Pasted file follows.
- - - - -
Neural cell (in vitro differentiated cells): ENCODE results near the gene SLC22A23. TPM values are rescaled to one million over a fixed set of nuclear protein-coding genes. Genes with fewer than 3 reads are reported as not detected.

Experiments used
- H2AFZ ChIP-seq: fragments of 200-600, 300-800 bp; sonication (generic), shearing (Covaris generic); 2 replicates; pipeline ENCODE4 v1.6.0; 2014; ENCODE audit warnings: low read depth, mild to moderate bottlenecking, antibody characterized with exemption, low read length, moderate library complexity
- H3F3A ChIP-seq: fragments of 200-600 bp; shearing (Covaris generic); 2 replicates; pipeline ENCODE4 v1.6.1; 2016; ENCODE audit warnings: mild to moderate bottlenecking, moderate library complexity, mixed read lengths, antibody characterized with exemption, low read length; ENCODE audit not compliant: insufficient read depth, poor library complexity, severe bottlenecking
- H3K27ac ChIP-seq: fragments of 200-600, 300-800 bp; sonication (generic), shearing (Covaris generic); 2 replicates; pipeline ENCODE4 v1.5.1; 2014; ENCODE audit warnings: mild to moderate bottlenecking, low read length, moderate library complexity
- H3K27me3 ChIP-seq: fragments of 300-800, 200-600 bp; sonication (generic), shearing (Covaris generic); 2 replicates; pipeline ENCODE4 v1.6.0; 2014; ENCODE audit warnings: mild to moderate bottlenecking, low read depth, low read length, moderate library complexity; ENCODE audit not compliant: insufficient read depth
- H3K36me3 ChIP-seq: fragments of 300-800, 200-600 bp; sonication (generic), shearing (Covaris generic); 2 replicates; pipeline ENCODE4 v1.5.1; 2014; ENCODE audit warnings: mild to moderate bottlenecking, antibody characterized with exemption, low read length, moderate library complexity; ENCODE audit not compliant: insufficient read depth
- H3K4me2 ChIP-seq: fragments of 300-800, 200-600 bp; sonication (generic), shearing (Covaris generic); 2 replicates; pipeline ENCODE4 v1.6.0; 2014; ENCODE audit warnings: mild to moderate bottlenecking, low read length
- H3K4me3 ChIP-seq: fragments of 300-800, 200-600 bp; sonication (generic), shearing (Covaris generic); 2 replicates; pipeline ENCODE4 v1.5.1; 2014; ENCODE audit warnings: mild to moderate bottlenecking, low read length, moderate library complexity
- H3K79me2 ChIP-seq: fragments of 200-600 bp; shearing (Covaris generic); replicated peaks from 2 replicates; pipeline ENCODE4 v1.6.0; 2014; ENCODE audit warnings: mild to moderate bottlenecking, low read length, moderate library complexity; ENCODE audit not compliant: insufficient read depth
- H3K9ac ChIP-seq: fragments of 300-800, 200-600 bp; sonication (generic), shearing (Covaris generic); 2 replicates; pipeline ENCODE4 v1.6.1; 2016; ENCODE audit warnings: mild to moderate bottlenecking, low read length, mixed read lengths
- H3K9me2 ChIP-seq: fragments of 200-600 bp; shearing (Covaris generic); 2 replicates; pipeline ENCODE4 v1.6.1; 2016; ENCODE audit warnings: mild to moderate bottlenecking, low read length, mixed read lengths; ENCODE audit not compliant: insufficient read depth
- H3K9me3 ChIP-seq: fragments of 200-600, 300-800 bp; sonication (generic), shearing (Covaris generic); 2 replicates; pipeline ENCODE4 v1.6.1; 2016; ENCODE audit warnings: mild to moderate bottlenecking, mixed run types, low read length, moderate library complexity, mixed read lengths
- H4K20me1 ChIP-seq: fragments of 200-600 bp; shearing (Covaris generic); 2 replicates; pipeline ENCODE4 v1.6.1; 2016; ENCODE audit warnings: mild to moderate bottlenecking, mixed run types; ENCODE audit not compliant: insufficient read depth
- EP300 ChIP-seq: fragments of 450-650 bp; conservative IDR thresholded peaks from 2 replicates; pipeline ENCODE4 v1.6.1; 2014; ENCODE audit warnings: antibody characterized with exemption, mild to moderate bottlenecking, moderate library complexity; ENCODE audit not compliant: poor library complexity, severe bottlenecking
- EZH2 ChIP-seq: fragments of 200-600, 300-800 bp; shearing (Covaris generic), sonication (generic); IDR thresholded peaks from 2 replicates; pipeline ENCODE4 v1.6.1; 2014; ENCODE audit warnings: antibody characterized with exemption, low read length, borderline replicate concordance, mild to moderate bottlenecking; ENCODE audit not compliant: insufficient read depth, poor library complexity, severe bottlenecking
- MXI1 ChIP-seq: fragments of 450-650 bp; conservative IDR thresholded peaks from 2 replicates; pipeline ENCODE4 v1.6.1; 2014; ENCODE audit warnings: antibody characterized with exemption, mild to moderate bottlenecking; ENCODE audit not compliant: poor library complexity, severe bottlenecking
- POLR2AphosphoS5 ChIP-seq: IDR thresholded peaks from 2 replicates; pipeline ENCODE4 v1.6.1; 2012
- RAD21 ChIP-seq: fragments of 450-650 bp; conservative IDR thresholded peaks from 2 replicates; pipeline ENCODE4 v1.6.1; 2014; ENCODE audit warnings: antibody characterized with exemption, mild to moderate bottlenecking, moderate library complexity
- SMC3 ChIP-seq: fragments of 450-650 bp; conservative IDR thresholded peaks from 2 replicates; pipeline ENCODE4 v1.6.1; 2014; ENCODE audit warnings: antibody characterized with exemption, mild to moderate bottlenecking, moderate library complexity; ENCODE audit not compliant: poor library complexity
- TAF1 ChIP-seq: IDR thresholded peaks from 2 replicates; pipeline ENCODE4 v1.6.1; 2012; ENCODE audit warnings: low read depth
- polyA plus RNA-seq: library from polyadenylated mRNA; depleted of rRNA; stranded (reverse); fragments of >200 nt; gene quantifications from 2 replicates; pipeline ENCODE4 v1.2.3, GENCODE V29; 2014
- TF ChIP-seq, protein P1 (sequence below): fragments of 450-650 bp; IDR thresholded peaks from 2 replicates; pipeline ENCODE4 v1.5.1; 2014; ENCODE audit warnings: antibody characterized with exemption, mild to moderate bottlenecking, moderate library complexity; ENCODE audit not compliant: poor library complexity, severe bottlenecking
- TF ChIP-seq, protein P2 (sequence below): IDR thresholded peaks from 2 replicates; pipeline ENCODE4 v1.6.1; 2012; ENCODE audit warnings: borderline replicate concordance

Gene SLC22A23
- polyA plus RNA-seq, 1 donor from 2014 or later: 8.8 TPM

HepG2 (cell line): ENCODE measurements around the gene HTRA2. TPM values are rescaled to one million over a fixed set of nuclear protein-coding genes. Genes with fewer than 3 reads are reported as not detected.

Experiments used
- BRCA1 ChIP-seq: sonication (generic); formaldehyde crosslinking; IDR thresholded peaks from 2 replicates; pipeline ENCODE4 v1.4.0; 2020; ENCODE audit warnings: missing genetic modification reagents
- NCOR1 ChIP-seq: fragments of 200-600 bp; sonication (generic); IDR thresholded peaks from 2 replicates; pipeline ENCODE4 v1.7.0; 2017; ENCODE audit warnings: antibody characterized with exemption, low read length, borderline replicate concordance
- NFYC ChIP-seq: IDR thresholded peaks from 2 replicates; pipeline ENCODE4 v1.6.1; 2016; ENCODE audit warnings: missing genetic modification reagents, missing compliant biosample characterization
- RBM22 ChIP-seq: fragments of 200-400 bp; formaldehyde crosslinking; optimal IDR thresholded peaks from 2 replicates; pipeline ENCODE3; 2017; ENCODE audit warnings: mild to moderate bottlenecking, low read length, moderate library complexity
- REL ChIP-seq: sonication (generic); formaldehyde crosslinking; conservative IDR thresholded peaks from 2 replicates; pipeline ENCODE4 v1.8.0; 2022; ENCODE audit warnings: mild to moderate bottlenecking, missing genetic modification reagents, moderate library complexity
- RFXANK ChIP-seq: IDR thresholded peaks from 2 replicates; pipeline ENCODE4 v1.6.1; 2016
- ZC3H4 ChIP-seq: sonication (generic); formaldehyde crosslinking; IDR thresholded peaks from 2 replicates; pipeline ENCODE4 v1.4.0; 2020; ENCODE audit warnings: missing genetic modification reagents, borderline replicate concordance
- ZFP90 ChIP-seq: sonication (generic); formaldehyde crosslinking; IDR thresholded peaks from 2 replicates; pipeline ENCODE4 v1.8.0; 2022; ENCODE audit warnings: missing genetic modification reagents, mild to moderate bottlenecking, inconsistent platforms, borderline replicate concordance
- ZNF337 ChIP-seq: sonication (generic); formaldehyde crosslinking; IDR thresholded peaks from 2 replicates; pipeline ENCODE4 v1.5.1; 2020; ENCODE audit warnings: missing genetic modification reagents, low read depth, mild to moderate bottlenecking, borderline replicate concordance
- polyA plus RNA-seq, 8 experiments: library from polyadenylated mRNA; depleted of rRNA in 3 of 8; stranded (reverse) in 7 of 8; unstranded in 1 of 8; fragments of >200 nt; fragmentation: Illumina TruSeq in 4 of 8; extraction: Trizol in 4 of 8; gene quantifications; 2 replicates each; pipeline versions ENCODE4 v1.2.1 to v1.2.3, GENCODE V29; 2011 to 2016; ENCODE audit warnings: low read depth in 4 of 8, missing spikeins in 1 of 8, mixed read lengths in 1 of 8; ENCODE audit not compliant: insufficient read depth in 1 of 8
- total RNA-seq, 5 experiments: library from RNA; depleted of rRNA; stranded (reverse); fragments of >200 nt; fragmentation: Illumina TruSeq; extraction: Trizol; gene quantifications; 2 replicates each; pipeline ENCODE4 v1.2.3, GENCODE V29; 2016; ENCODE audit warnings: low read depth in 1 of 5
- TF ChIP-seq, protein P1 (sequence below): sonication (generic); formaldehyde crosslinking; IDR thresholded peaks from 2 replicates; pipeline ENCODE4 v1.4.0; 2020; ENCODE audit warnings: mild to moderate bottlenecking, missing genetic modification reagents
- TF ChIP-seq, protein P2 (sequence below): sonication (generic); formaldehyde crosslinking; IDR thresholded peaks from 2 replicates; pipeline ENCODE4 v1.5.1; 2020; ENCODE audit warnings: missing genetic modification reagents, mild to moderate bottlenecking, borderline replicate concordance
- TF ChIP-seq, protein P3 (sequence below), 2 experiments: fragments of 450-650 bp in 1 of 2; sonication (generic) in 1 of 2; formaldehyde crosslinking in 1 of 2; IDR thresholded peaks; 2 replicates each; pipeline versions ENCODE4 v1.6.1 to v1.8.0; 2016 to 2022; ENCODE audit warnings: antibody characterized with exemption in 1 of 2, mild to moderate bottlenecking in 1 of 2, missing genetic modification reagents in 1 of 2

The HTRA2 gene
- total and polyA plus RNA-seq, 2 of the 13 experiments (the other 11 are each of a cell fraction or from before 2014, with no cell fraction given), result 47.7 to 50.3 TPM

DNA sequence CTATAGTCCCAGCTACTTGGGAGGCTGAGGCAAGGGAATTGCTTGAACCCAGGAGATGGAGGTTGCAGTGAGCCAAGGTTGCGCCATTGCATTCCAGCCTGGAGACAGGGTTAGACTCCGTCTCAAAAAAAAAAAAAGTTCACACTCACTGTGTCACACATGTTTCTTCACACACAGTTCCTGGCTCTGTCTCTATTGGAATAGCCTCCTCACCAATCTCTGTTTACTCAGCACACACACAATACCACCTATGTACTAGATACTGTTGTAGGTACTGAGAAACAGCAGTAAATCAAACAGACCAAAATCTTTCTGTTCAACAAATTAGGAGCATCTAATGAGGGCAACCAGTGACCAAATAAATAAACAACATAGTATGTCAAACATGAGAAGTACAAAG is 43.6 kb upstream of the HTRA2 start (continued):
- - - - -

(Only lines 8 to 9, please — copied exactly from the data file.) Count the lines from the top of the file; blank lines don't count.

- H3K4me2 ChIP-seq: fragments of 300-800, 200-600 bp; sonication (generic), shearing (Covaris generic); 2 replicates; pipeline ENCODE4 v1.6.0; 2014; ENCODE audit warnings: mild to moderate bottlenecking, low read length
- H3K4me3 ChIP-seq: fragments of 300-800, 200-600 bp; sonication (generic), shearing (Covaris generic); 2 replicates; pipeline ENCODE4 v1.5.1; 2014; ENCODE audit warnings: mild to moderate bottlenecking, low read length, moderate library complexity